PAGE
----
LTS also refused to bargain with the union unless they retracted comments that they had publicly made about the company, and even argued that “the referral should be dismissed as it is an unwarranted intrusion into free collective bargaining and that the Board should not assist the union in correcting the missteps and miscalculations the union made during bargaining.”

According to Robin Nedila, Assistant Business Manager for IBEW 213, LTS also attempted to mislead employees in different sections of the company, by telling certain technicians that they were not a part of the union.

“From the very beginning, the company was trying to gain an advantage illegally, by dividing the bargaining unit, and pitting worker against worker,” Nedila said.

“As we found out now through this process and this decision, that if Ledcor wasn’t going to get an agreement that was completely rendering the union useless, then it wasn’t going to settle an agreement at all.”

The company then brought in replacement workers while the union was on strike, only further impacting the bargaining environment negatively.

Brecht also added that LTS wanted to keep an open-shop union model, which is in part why they continued to bargain in bad faith.

“This is the first time Ledcor is using these type of strategies to avoid a real union coming in, of course, they deal heavily with CLAC, and they would like it to remain that way,” Brecht said.

“They do not want a closed shop union environment. They want an open shop model.”

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The union says that the fight was long but important, and speaks to the necessity of anti-scab legislation on a federal level, because not all unions would have the capacity or the numbers to fight this fight for as long as they did.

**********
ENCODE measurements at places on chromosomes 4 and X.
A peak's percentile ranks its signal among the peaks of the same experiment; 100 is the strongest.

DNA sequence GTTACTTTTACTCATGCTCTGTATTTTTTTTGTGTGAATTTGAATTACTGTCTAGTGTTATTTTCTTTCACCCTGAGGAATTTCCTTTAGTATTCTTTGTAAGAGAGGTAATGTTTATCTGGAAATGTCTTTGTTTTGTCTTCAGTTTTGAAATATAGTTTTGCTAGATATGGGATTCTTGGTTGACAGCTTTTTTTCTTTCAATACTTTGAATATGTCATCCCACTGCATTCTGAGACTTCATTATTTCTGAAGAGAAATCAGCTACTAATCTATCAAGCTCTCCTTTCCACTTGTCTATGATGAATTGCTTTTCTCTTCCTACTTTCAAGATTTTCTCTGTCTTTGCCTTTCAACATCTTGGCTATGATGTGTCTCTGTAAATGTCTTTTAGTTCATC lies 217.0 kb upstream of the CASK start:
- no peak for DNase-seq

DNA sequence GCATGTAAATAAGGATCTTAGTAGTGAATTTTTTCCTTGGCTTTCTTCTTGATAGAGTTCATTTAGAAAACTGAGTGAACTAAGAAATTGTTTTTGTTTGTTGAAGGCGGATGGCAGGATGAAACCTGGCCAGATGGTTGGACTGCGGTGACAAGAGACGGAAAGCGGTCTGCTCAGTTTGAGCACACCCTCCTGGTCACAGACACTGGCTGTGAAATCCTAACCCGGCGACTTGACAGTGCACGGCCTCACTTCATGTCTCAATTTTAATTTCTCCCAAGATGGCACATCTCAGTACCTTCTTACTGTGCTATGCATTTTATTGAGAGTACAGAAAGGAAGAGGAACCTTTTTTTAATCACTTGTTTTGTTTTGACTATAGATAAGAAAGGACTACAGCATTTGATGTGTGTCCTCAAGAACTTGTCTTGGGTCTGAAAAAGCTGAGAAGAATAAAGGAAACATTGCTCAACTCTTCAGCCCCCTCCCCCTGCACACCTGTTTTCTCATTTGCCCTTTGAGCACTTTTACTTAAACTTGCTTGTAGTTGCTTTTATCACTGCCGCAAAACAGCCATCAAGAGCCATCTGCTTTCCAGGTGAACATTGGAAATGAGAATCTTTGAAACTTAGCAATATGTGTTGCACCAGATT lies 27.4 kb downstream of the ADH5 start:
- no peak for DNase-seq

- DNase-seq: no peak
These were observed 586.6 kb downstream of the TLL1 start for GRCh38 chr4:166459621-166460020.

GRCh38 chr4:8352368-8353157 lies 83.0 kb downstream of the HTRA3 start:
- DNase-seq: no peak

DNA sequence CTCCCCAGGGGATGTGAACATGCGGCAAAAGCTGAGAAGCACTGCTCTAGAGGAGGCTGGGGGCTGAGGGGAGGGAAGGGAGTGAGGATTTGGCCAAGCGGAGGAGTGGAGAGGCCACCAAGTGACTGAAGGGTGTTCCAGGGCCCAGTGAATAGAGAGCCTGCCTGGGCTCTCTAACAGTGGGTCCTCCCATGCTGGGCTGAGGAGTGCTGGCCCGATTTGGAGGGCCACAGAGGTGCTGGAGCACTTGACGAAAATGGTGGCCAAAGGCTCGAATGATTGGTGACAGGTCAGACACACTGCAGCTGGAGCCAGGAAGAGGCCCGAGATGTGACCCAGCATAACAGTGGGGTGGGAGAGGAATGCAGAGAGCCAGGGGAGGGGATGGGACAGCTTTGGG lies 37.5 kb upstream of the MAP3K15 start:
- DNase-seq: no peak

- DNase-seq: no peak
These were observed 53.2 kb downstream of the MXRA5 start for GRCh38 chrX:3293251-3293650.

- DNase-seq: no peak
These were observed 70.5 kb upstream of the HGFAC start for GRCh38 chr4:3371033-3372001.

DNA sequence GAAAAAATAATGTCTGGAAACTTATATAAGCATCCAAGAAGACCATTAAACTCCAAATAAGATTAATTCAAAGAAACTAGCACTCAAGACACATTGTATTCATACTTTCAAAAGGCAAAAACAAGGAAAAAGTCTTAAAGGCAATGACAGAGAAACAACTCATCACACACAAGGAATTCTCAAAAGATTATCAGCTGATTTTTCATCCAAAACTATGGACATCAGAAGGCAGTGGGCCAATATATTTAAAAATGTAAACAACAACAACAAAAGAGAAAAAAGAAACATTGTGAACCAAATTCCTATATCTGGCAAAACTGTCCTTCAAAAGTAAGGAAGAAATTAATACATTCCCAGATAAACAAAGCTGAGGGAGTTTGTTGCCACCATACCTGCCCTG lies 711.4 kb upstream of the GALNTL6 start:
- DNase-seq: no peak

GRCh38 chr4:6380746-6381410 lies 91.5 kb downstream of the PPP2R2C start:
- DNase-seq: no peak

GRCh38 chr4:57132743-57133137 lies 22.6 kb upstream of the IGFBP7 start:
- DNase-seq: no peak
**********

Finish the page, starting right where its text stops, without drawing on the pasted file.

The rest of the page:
“Individuals that have been out on the line, and standing out there every day, weeks, months, years, three winters, we’re now on our third Federal Minister dealing with this, they were counting on those people going away—they were counting on three years of them standing out there and eventually giving up and not being there anymore,” said Lofty.

“We will be going to Ottawa in a couple of weeks to lobby replacement worker legislation so that anti-scab does not go sideways, and that labor code for the federal employers does hold them to task the way it doesn’t some of the provinces.”

Nedila added that they hope their fight paves the way for other workers to unionize in their workplaces, even if they are facing challenges in doing so.

“Hopefully this part of the battle is making it easier to organize and easier to join a union because when there’s a strong middle class, there’s a strong economy, as we’ve seen.”

 

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Rumneek Johal
BC Reporter
Rumneek Johal is PressProgress' BC Reporter. Her reporting focuses on systemic inequality, workers and communities, as well as racism and far-right extremism.